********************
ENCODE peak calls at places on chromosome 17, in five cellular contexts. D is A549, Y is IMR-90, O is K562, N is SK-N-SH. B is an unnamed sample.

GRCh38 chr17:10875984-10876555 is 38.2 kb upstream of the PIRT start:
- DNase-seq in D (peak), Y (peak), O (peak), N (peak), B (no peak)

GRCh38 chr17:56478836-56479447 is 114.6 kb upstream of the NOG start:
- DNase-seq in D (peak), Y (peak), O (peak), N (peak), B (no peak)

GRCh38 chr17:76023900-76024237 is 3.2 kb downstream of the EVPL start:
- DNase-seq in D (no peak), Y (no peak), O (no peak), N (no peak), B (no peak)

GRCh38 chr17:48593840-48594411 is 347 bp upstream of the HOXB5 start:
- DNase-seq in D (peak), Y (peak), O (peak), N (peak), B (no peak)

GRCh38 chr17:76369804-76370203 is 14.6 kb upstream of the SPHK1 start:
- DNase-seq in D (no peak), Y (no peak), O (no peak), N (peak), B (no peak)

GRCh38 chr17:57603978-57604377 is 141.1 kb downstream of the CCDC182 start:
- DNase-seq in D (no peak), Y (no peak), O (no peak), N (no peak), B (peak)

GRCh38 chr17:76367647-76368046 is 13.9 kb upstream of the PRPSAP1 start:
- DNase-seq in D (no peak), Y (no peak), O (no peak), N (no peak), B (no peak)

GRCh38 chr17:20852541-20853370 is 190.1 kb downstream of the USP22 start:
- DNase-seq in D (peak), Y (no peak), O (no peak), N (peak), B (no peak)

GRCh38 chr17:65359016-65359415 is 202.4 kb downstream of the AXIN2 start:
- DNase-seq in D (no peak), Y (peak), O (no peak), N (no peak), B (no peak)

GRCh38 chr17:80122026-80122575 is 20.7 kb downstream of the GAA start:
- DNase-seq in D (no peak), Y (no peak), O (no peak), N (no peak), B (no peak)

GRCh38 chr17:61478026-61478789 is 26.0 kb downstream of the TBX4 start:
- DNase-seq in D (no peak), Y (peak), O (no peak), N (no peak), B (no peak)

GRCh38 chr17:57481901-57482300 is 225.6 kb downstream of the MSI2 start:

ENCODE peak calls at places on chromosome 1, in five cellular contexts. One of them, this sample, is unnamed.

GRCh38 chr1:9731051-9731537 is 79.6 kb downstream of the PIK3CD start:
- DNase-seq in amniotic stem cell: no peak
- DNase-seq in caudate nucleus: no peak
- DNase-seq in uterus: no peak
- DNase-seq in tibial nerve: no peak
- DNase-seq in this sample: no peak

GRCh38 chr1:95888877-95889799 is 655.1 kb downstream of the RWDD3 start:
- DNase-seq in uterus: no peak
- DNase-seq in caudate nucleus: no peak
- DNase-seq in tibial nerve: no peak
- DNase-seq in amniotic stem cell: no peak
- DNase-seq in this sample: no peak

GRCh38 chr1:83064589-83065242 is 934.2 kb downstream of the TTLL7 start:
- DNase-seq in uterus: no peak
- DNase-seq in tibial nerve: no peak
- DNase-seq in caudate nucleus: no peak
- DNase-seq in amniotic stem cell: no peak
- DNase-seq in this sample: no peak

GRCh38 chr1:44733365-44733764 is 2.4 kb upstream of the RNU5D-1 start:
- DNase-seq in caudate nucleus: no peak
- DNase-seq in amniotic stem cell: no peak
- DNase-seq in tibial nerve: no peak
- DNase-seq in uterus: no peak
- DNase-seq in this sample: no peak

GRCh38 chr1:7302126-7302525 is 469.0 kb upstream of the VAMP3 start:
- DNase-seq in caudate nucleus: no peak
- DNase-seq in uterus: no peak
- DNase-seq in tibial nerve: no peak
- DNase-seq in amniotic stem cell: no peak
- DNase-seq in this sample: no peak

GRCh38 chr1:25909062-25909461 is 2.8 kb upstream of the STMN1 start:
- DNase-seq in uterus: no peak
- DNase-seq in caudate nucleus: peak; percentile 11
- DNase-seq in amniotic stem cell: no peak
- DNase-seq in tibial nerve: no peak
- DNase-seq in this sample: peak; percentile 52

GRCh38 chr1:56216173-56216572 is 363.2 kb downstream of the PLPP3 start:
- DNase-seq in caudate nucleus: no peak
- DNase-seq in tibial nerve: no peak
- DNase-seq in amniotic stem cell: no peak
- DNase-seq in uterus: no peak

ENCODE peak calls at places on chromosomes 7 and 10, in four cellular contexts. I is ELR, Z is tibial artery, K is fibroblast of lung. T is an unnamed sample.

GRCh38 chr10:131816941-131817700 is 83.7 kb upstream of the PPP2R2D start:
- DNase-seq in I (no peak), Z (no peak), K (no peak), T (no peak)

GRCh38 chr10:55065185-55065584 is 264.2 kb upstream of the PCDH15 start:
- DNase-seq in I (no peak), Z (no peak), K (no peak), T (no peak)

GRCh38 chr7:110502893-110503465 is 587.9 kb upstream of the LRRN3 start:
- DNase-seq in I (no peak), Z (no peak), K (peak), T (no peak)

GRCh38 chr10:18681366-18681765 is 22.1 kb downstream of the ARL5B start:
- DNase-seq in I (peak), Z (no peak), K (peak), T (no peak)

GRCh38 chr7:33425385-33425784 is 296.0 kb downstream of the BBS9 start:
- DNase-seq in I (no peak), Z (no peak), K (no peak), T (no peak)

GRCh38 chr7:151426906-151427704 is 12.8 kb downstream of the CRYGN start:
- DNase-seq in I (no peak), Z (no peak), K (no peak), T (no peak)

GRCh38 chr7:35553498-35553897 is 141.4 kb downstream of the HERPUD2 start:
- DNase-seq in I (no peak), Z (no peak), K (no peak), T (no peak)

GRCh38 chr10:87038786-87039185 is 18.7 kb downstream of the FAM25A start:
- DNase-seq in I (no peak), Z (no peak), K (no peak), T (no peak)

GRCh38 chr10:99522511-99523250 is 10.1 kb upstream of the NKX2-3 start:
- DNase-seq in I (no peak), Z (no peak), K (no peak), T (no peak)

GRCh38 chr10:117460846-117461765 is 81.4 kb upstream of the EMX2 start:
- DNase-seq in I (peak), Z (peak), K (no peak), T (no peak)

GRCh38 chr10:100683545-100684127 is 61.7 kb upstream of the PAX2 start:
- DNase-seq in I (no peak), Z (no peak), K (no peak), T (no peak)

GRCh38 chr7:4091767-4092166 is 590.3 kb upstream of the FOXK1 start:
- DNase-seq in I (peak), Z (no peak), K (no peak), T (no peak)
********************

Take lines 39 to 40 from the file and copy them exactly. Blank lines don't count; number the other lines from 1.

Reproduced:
- DNase-seq in uterus: no peak
- DNase-seq in tibial nerve: no peak